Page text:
Ever wondered what happens when you combine ferric ammonium citrate and potassium ferricyanide? No, you won't get an explosion, but the ingredients could actually kill you! The chemicals are indeed toxic (if you smell almonds, it may be the last thing you smelll!) but if you work with care, you're in greater danger of staining your clothes than you are of dying. It's all a part of the fun: these are the chemicals you use to treat paper or fabric for creating cyanotypes!
Cyanotypes are made through a photographic printing process first discovered in 1842. A little bit of chemistry and a little bit of sunshine are the main ingredients you need to make one of these beautiful cerulean-toned prints.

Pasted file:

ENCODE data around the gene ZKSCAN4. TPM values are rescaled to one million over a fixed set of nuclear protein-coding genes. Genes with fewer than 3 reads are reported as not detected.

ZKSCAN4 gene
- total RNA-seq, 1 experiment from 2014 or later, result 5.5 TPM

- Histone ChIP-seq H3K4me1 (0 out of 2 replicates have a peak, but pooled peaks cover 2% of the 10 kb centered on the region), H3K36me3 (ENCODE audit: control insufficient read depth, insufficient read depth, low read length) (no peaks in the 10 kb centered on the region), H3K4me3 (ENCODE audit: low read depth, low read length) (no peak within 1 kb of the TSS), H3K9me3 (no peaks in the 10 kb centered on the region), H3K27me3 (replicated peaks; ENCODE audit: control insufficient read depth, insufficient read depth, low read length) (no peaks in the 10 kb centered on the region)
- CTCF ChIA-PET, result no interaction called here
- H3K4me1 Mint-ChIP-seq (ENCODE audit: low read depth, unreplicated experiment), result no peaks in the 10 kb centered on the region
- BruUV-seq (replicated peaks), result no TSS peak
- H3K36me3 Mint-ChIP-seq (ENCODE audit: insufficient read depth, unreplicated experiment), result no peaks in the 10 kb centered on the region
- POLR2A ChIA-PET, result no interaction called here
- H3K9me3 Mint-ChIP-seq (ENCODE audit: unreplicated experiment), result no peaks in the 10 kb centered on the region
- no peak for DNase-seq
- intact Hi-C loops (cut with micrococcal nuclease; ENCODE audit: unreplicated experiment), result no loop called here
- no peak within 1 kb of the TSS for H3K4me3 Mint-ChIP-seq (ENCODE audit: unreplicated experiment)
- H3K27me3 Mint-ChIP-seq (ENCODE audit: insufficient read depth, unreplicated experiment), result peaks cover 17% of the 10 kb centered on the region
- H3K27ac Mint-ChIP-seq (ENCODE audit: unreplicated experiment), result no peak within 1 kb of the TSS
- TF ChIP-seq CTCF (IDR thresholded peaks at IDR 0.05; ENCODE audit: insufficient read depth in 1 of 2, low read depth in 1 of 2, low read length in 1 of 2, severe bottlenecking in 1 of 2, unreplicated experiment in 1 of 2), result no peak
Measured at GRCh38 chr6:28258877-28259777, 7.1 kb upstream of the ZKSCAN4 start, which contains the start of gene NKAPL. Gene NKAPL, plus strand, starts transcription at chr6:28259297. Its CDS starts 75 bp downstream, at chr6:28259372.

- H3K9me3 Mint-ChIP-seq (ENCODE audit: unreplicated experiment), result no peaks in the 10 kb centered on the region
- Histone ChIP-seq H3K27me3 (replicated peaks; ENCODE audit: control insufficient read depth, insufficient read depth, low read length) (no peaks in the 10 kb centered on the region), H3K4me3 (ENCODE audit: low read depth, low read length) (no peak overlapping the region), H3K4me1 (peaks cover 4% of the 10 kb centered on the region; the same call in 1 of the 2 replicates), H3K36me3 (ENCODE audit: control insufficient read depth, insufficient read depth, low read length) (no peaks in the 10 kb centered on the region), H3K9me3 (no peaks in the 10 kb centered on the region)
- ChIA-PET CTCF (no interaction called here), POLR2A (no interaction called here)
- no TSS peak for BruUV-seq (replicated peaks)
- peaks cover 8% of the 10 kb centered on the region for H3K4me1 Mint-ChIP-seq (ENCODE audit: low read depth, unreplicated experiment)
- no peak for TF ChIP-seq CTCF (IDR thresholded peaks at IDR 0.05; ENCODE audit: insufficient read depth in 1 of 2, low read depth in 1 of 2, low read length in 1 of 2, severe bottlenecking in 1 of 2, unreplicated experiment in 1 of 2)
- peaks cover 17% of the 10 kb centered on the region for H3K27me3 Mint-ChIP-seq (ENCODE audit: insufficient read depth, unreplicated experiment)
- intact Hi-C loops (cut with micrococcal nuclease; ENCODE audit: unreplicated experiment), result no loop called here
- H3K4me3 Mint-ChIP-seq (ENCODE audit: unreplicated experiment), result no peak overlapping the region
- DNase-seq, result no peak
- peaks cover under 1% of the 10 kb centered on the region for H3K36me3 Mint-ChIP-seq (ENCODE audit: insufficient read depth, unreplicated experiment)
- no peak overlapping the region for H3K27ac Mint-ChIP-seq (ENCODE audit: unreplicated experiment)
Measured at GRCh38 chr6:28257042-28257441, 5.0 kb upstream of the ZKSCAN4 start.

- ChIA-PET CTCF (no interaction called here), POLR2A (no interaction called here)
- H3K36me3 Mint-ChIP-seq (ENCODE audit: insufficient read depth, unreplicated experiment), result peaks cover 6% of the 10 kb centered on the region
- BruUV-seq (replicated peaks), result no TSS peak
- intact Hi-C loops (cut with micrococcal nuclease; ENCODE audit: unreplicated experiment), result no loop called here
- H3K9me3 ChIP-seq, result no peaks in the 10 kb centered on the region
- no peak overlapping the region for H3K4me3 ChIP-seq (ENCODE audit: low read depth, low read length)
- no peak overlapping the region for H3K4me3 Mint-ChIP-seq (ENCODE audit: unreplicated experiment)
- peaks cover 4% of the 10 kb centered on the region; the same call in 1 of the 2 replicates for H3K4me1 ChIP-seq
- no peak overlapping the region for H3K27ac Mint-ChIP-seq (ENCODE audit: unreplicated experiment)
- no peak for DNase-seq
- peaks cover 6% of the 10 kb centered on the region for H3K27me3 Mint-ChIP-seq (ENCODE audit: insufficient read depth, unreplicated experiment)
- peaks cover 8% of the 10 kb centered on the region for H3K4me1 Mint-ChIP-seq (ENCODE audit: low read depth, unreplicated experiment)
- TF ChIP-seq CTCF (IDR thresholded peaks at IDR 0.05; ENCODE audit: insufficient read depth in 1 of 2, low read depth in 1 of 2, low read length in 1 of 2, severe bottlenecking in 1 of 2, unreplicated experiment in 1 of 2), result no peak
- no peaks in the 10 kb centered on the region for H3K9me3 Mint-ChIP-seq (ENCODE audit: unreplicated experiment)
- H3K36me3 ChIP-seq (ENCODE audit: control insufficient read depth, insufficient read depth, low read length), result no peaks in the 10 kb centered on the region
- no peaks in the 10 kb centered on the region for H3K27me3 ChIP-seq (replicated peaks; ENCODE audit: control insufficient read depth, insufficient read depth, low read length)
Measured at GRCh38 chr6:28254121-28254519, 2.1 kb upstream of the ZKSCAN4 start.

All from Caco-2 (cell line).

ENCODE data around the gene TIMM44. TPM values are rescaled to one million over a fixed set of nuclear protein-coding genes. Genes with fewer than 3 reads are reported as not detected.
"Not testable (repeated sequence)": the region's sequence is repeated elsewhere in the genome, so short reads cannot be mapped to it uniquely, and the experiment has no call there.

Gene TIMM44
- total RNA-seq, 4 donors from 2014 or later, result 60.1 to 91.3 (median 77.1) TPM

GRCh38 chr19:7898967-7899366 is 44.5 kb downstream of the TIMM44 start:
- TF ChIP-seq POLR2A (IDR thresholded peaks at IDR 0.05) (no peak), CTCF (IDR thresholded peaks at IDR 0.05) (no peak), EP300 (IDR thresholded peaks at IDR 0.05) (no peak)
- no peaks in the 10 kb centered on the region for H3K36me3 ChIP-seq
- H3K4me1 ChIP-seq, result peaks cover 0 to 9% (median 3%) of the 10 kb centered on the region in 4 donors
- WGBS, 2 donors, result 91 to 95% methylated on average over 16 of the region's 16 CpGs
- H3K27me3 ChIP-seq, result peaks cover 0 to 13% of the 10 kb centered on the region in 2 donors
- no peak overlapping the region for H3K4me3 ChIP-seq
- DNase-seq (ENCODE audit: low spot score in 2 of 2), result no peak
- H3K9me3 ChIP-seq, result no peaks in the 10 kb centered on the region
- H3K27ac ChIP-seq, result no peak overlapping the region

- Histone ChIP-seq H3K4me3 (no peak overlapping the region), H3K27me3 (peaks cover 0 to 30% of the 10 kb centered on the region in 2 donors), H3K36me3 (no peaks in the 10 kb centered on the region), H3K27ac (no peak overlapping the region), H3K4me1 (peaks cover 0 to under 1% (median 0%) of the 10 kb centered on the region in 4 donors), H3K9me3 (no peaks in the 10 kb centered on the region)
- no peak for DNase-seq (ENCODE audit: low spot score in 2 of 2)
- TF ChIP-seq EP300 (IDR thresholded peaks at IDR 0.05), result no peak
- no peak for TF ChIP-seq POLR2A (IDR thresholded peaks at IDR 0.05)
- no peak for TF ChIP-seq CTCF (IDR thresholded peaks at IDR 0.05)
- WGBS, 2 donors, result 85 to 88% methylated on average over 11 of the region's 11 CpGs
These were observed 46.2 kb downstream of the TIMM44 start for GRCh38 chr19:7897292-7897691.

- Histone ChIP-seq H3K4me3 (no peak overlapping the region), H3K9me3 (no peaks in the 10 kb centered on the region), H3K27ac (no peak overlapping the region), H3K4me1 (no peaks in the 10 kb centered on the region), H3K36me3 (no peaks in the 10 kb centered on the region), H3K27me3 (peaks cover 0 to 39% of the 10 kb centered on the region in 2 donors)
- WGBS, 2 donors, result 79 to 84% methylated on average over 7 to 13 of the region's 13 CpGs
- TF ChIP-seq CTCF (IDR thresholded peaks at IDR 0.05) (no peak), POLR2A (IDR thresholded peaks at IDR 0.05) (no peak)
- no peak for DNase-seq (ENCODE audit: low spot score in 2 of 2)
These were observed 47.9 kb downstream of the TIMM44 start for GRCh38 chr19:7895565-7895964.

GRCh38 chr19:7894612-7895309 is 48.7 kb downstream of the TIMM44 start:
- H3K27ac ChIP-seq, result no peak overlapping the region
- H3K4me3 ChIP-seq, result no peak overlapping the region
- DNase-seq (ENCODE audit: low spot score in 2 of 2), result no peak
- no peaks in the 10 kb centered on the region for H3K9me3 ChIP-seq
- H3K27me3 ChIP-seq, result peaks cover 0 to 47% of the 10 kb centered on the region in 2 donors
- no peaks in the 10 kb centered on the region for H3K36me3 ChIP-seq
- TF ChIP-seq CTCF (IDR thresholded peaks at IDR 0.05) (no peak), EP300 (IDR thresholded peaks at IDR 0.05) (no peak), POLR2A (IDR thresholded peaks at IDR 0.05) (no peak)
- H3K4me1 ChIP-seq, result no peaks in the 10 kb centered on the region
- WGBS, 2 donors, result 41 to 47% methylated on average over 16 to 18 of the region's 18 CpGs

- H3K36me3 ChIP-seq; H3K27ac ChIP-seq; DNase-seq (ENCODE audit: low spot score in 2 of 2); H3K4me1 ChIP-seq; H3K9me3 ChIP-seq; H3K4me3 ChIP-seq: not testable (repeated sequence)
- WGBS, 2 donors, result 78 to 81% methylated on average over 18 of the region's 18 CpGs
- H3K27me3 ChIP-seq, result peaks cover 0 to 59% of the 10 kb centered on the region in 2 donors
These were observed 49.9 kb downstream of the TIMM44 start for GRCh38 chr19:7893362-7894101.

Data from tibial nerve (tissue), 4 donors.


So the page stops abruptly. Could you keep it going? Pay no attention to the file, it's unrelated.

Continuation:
I made this short video to walk you through the first step of the cyanotype process: treating the paper. I purchase my cyanotype materials from Bostick & Sullivan. They come with comprehensive instructions on how to safely mix, use, and store the chemicals.
Here on Saint Simons Island, we're battening down for a storm tomorrow. But once the sunshine returns, I'll make a video showing the next part of the process: creating negatives from digital photos and exposing your pictures in the sun!
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